The present and bright future of cholesterol treatments.
Hyperlipidemia is an increased amount of lipids, such as cholesterol and triglycerides, in the blood. Hypercholesterolemia, a high level of low-density lipoprotein cholesterol (LDL-C) in the blood, increases fatty deposits in arteries and, in turn, the risk of blockages, according to the American Heart Association (AHA).
“Cholesterol is one of the primary causal factors in the development of atherosclerotic cardiovascular disease which leads to strokes and heart attacks,” says Luke Laffin, MD, a cardiologist at Cleveland Clinic. “Hyperlipidemia screening occurs in about 70% of U.S. adults and, based on more contemporary American cholesterol guidelines, it has been estimated that, between 2016 and 2025, 12.24 million more Americans will be treated with statins, increasing treatment costs by $3.9 billion.”
Laffin also says that, with the increasing availability of therapies for hyperlipidemia to decrease patients’ cardiovascular risk, managed care systems will have to balance the increased costs and multiple choices for cholesterol and triglyceride reducing medications. He adds that absolute cardiovascular risk reduction in an asymptomatic population may only derive benefits 15 to 20 years down the road.
Newly approved and pipeline treatments
One of the most recently-approved classes of medications for the treatment of high LDL-C is the proprotein convertase subtilsin-kexin type 9 (PCSK9) inhibitors. PCSK9 inhibition increases the number of available LDL receptors on hepatocytes to clear LDL-C, resulting in decreased plasma LDL-C. There are currently two PCSK9 Inhibitors approved by the FDA: Sanofi/Regeneron’s Praluent (alirocumab) and Repatha (avolocumab) from Amgen.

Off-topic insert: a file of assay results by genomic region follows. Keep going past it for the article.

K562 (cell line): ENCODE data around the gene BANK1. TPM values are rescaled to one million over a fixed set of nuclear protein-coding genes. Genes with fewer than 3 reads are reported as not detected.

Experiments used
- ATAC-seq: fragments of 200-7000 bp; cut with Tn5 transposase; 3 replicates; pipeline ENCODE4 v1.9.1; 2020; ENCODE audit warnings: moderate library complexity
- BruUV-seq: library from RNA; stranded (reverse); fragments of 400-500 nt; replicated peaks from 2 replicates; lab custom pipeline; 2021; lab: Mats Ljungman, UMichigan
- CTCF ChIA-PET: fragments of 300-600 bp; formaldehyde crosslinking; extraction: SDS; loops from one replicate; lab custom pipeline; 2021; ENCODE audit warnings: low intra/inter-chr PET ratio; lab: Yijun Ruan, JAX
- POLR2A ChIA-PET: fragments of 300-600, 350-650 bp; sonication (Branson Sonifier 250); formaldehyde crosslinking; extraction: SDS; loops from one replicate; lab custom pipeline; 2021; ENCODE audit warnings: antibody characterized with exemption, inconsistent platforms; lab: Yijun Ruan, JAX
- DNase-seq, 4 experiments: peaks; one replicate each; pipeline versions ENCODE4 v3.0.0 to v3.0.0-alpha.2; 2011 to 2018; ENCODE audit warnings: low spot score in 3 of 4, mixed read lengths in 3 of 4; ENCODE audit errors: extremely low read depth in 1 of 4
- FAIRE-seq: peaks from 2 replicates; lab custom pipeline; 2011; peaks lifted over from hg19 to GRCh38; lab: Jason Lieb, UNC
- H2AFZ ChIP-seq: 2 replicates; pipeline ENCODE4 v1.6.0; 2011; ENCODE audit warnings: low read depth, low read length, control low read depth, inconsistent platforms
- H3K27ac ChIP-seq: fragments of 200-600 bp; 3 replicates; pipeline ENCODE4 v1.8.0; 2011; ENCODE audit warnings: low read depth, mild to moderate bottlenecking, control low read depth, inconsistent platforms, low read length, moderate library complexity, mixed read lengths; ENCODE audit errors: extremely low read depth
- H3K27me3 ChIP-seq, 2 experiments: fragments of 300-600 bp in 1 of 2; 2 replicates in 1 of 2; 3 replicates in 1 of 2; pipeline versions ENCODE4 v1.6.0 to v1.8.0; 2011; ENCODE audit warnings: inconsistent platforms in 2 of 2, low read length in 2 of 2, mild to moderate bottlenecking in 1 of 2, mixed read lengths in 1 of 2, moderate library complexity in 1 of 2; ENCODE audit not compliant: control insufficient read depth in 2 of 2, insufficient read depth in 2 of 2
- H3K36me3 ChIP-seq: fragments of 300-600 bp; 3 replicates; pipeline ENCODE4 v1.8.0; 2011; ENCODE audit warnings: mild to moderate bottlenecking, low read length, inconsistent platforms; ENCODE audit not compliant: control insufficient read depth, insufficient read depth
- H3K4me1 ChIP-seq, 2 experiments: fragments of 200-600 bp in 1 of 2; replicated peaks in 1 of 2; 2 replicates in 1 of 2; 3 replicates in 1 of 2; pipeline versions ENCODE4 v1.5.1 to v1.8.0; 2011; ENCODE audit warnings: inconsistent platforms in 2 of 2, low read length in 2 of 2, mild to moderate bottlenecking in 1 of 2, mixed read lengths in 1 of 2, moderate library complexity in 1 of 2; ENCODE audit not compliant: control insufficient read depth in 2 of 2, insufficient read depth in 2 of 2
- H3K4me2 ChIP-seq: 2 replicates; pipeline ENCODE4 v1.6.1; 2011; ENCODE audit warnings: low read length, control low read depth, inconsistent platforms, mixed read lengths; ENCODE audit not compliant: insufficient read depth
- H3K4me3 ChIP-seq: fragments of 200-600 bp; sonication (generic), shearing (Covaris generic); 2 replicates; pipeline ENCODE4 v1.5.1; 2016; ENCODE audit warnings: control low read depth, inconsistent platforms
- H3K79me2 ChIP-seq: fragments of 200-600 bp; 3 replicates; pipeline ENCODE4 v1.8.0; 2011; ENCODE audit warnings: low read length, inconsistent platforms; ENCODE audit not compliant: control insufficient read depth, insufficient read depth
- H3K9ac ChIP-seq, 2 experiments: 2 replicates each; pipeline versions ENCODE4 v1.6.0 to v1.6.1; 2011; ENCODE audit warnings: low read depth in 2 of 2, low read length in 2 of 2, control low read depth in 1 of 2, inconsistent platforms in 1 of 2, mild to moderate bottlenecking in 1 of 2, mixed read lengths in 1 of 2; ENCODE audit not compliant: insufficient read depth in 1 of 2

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“The high cost of the PCSK9 Inhibitors presents a huge barrier for patient access, as a number of health insurance companies do not want to cover them,” says Megan Harrington, PharmD, clinical staff pharmacist, Gerald Champion Regional Medical Center in Alamogordo, New Mexico. “Measuring these drugs against treatments like statins will prove to be difficult because these traditional methods are tried and true with years of safety and efficacy data at a very affordable price tag.”
“The future of these new treatments might be a little brighter than in previous years as the AHA and the American College of Cardiology (ACC) just released new cholesterol managements guidelines in November 2018,” says Harrington. “For now, insurance companies will continue to see statins as first-line medication therapy in control of cholesterol; however, there are evidence-based guidelines from trusted institutions that could change the way insurance companies view these medications.”
Managed care organizations and payers will have to decide how to prioritize drugs and treatments for cardiovascular disease, including hyperlipidemia, while maintaining reasonable costs, Laffin says.
“The hope would be that increased availability of therapies to reduce LDL and triglycerides results in more comparative effectiveness studies and more competitive pricing from drug companies,” says Laffin. “It may also encourage payers and pharmaceutical companies to think outside the box when it comes to paying for novel therapies, including outcomes-based contracts or other strategies to align incentives for the patient and provider, insurer, and payer.”
Erin Johanek, PharmD, RPh, is a staff pharmacist at Southwest General Health Center, Middleburg Heights, Ohio.